Women with Power

Celebrating Girls Day

I have been celebrating Girls’ Day since birth because of my mother. Celebrating this day is common in Hawaii (my hometown). She never misses a year of giving a Japanese-type gift like the cute little geisha, cartoon looking dolls or Japanese snacks. I remember one year when she made a card for me and my sister. Thank you for always thinking of us on this day mommy! 

What is Girls’ Day?

Also known as Hinamatsuri or 雛祭り, this holiday originated in Japan. It takes place every March 3rd and was originally symbolic of preparing a young girl for a peaceful, prosperous marriage. Families would traditionally start displaying dolls in February, then take them down immediately after the Girls’ Day Festival. They would do this with the superstition that leaving dolls past March 4th would result in a late marriage for the daughter. Farther back in history around 794 to 1185, people believed the dolls possessed the power to contain bad spirits. On Girls Day, the Ancient Japanese families would set their dolls on a boat and send them down a river to the sea. In doing so, the dolls supposedly took troubles and bad spirits with them.

The holiday customs have changed over time. Fisherman started catching dolls in their nets, so they would float them out during the festival and have someone collect them and burn them in the temple after the festival. Also, I know that Girls Day in Hawaii is no longer following the tradition of preparing a girl for marriage. While dolls are still displayed sometimes, the day is focused on making it a celebratory day for females of all ages.

Why is it celebrated in Hawaii?

Early Japanese immigrants first brought the holiday to the islands. Oahu–the island I’m from–is heavily populated with people of Japanese descent. For this reason and historical reasons, it is still celebrated in Hawaii.

ASIDE: My parents grew up in Hawaii throughout their middle school years to their adult lives, so naturally we keep our island roots by celebrating holidays like today even though we are in the “mainland”. (Mainland refers to any west coast state including California.)


  • This holiday represents peace, composure and beauty.
  • When displaying dolls, local families would display collections of beautiful dolls that represent the Japanese court (Emperor, Empress, and court).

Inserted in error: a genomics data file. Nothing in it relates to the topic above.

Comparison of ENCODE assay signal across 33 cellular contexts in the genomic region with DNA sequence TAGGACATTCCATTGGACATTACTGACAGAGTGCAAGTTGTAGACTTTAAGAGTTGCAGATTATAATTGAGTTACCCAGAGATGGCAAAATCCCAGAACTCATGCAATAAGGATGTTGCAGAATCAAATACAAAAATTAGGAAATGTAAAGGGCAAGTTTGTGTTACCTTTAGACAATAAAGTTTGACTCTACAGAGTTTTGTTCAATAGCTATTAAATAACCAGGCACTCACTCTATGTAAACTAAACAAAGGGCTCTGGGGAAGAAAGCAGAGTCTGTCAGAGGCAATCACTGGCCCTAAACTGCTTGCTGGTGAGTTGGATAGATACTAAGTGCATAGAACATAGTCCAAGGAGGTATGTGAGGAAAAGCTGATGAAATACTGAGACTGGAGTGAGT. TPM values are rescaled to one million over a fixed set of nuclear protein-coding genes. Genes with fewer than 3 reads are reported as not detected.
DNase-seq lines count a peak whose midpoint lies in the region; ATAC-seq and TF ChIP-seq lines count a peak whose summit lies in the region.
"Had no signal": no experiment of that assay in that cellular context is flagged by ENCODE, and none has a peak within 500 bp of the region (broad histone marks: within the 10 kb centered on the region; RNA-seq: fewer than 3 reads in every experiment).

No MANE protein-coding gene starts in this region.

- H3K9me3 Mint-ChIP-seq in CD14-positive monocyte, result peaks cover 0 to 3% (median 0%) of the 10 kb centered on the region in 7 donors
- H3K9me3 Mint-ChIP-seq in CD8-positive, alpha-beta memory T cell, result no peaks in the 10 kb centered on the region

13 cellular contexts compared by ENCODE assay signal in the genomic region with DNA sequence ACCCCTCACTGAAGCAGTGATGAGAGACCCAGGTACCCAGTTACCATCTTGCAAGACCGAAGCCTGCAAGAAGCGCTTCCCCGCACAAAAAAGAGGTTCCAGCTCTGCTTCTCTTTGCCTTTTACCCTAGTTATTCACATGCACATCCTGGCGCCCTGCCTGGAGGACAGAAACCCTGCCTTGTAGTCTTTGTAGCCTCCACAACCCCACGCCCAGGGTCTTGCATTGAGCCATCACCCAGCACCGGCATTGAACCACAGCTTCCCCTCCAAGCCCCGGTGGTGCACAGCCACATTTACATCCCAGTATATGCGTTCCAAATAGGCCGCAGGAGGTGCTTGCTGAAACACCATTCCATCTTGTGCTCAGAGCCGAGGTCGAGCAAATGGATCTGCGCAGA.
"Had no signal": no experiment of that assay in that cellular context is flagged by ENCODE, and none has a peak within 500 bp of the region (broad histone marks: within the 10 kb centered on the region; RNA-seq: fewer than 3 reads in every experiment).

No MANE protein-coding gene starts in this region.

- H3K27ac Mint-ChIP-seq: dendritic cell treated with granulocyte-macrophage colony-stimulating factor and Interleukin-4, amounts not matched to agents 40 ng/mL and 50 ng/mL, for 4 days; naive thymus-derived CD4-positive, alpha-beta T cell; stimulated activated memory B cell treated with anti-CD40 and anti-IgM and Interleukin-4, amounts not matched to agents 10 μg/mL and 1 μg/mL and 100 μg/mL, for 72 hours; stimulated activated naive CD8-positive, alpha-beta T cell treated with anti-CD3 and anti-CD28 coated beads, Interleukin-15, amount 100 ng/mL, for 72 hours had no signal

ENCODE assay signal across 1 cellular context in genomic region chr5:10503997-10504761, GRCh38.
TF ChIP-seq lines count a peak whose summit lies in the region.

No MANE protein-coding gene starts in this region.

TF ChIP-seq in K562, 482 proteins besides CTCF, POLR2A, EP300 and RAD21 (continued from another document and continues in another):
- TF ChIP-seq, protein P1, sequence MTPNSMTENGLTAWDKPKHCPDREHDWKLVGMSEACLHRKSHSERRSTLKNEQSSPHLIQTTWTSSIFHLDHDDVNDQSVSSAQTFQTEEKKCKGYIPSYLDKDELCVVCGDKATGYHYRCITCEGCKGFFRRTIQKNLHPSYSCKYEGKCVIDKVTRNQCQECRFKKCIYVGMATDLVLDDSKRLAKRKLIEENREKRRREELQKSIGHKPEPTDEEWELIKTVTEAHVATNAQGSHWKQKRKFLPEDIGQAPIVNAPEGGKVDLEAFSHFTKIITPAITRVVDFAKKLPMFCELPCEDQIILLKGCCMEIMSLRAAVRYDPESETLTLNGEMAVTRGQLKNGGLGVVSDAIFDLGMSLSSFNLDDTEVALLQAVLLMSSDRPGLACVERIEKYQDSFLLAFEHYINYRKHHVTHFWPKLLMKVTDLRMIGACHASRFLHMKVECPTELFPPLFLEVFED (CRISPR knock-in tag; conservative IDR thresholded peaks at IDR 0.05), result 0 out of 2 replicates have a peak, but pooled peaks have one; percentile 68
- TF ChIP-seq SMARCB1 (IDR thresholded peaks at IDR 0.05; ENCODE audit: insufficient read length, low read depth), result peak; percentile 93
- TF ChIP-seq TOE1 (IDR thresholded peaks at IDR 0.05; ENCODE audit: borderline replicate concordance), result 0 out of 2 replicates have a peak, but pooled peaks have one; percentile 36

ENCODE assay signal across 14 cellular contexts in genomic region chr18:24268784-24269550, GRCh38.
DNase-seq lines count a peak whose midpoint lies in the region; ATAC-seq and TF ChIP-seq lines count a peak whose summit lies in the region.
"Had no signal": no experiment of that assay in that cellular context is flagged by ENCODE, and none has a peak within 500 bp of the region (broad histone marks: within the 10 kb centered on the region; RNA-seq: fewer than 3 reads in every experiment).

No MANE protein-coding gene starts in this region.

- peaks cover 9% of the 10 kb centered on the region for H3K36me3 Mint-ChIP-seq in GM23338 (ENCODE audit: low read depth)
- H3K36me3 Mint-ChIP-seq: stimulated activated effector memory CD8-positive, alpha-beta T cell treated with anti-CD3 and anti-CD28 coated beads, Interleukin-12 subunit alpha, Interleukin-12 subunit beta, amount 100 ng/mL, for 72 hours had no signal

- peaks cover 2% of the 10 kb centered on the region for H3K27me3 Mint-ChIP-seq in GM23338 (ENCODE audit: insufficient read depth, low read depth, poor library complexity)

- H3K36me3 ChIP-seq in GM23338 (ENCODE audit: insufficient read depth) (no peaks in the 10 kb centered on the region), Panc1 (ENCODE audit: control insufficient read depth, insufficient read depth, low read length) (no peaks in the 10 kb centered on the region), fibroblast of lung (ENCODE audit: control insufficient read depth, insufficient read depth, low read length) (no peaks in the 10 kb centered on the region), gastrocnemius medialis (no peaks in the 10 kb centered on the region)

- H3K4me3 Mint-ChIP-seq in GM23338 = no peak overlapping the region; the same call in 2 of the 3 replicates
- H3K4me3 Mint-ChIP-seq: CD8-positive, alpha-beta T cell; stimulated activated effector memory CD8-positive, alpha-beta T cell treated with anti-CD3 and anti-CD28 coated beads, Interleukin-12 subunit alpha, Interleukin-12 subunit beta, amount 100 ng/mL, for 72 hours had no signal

• Some dolls sets are small, but there is a set of a thousand dolls in Japan.
  • Girls Day Colors: “Red and pink represents peach blossoms and other flowers, white signifies snow or purity, and green symbolizes growth or fertility.” (Source)
  • Girl’s Day is often celebrated by eating diamond shaped mochi (sweetened pounded rice cakes), parades, wearing and displaying of traditional Japanese attire (kimonos) and dancing.
  • Common Traditional Gifts for Girls: peach blossoms and paper dolls
  • Girls Day was a religious holiday for Shinto purification during spring

Today is about dressing up, eating food, and connecting with family. It is about reminding girls they are loved and cherished. Tell someone how much you appreciate having them in your life, share the posts for the next couple of hours, take a girlfriend out for coffee, and get your celebrating on with us today!

Happy Girls Day!

(photo above) After work and going to school and finally finding time to be together, my mom, sister, and niece celebrated together by opening our gifts, eating mochi, drinking green tea, and making origami swans and ballons. Jenelle enjoyed throwing the candies around while we did all these things. Another update, I made a video of what I would tell my younger self! Check it out!

lots of virtual hugs 💙

About Author

I write about anything that comes to mind. I follow my neverending bucketlist to the corners of the world. I live by the motto to "study and live in all forms of culture".

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